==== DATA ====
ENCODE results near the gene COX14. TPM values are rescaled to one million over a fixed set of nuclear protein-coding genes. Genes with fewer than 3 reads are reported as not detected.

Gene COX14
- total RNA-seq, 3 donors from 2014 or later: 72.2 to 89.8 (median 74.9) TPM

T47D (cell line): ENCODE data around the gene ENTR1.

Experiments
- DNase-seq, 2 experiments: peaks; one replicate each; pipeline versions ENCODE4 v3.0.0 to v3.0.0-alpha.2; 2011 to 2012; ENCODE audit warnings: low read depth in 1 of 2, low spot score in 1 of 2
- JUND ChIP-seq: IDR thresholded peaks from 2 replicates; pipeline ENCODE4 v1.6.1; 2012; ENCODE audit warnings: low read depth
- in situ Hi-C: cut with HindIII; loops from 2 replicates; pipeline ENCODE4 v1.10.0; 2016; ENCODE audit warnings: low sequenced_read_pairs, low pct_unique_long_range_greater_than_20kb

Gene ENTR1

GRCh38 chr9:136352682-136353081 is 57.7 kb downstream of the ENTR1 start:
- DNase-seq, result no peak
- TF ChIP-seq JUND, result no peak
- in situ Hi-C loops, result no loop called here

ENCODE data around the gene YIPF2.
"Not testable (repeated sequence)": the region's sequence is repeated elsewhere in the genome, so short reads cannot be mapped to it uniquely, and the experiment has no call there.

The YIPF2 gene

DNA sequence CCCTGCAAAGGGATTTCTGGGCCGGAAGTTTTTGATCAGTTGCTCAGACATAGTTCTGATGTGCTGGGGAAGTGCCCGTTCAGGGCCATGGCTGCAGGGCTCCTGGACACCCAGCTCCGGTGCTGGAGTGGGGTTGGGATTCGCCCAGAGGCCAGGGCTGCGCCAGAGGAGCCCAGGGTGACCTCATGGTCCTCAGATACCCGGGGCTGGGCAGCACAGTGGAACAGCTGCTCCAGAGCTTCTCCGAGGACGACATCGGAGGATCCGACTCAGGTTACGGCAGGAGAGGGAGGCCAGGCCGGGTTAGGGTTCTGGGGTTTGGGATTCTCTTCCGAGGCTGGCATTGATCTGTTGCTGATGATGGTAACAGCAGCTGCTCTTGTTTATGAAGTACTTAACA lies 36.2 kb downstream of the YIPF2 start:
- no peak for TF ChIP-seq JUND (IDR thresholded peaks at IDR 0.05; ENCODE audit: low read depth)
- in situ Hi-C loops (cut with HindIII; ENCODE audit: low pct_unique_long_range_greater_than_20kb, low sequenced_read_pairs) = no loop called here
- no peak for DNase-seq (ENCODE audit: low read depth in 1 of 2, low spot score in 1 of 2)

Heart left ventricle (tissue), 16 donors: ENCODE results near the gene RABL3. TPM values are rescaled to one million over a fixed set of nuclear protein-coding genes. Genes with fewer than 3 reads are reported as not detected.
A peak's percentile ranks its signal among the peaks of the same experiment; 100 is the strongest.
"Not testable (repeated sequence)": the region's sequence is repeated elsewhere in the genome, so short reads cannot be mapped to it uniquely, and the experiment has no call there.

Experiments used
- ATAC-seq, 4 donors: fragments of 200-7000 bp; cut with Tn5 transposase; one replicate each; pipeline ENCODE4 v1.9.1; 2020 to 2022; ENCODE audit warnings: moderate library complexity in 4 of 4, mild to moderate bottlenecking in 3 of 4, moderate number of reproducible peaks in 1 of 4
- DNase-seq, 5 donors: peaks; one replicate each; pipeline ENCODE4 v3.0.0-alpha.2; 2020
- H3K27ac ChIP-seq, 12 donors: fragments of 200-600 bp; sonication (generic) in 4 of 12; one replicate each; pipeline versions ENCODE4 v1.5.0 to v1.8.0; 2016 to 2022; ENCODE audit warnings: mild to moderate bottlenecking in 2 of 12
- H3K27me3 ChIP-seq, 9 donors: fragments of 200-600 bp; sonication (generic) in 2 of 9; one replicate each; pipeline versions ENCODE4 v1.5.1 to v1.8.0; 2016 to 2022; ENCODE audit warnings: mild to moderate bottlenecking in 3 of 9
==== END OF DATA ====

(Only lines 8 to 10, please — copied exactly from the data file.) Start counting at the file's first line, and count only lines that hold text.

- in situ Hi-C: cut with HindIII; loops from 2 replicates; pipeline ENCODE4 v1.10.0; 2016; ENCODE audit warnings: low sequenced_read_pairs, low pct_unique_long_range_greater_than_20kb

Gene ENTR1

GRCh38 chr9:136352682-136353081 is 57.7 kb downstream of the ENTR1 start: